LESLIE: Laura in Pennsylvania needs some help with a lighting question. What can we do for you?
LAURA: Oh, well, my son gave me some compact fluorescent bulbs because he didn’t like them.
LAURA: And I had never used them before and I thought, “Well, I’ll put them in my little lights I use with timers.” Only they all blow out.
TOM: There’s no reason you can’t use a compact fluorescent bulb in an outlet that has a timer. I mean a timer simply automatically turns the light switch on or off, so that shouldn’t have an effect on damaging the bulb.
LAURA: Yes, that’s what I thought. And I have incandescent bulbs in them now and they work just fine.
TOM: Well, maybe he gave you some bum compact fluorescents, I don’t know. But it’s kind of an odd thing for it to happen to. Compact fluorescents work really well in most fixtures that take incandescents. In fact, you can even have them work well in fixtures that are controlled by dimmers.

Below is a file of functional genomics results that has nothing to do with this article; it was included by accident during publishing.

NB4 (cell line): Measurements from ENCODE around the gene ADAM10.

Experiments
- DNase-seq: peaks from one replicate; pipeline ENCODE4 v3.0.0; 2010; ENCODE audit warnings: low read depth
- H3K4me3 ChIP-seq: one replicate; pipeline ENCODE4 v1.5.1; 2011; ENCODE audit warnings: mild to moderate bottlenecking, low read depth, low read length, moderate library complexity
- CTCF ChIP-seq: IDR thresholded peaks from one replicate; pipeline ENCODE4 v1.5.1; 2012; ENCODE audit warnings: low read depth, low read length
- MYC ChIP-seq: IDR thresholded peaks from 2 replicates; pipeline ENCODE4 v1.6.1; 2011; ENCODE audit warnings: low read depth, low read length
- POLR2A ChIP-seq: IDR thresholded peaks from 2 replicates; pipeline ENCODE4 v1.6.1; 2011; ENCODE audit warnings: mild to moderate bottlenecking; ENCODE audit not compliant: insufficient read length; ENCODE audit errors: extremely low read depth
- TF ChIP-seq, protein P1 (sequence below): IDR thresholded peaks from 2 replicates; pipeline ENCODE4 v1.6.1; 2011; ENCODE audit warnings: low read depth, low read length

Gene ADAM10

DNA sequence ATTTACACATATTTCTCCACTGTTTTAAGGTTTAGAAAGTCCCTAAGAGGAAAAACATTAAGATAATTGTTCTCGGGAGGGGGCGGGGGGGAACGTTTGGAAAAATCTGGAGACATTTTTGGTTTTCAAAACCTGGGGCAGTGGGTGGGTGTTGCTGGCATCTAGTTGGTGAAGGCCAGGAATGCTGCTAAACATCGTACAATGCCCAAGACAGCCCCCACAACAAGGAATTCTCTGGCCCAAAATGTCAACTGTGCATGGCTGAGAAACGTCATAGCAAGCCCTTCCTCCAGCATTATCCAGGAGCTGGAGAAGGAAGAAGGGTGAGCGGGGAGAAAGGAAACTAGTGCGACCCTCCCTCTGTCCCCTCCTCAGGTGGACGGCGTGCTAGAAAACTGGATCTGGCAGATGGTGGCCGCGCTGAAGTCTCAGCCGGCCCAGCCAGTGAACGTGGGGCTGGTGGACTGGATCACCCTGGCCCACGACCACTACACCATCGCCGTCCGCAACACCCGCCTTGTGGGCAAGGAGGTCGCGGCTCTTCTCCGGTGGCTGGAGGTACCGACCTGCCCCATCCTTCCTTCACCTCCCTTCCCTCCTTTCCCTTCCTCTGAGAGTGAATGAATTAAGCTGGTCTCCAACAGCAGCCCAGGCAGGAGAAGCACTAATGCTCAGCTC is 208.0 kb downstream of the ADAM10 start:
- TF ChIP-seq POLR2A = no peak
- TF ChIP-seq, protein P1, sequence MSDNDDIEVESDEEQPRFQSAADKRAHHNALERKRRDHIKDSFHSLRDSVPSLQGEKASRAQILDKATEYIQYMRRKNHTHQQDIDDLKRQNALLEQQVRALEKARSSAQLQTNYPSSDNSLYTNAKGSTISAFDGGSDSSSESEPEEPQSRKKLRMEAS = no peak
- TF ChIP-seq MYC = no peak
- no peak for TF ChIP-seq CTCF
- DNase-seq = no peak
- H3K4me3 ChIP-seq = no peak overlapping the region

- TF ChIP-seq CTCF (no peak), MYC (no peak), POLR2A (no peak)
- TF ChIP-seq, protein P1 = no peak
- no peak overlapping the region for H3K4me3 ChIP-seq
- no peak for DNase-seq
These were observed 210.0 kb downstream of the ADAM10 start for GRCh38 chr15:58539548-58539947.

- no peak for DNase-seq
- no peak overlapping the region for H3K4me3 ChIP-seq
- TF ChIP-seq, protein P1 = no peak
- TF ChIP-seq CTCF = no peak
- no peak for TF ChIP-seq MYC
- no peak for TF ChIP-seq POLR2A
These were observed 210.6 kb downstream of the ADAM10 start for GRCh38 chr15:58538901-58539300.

There are special dimmers today that are designed to work with compact fluorescents and with LEDs, where you can adjust the range of the dimming so that it doesn’t ever flicker or go out. So, compact fluorescent bulbs are a great option. I don’t know why they’re not working for you but the timer shouldn’t have anything to do with it.
LAURA: OK. Well, maybe I’ll try them again or – I have two left. Or I’ll try and buy some. Maybe he has an off-brand or something like that, I don’t know. Because they should last a really long time, right?
TOM: They should. And you know what I like better than compact fluorescents are the LED bulbs. Take a look at the Philips LED bulbs. These are – they’re very distinctive. They’re yellow. They look like bug lights but they have a very pleasant white light that comes off of them. And they’re going to be more expensive than compact fluorescents but they last forever and they’re super-energy-efficient.
LAURA: OK. I will be happy to. That’s a really good idea. Thank you.
TOM: Alright. Good luck with that project. Thanks so much for calling us at 888-MONEY-PIT.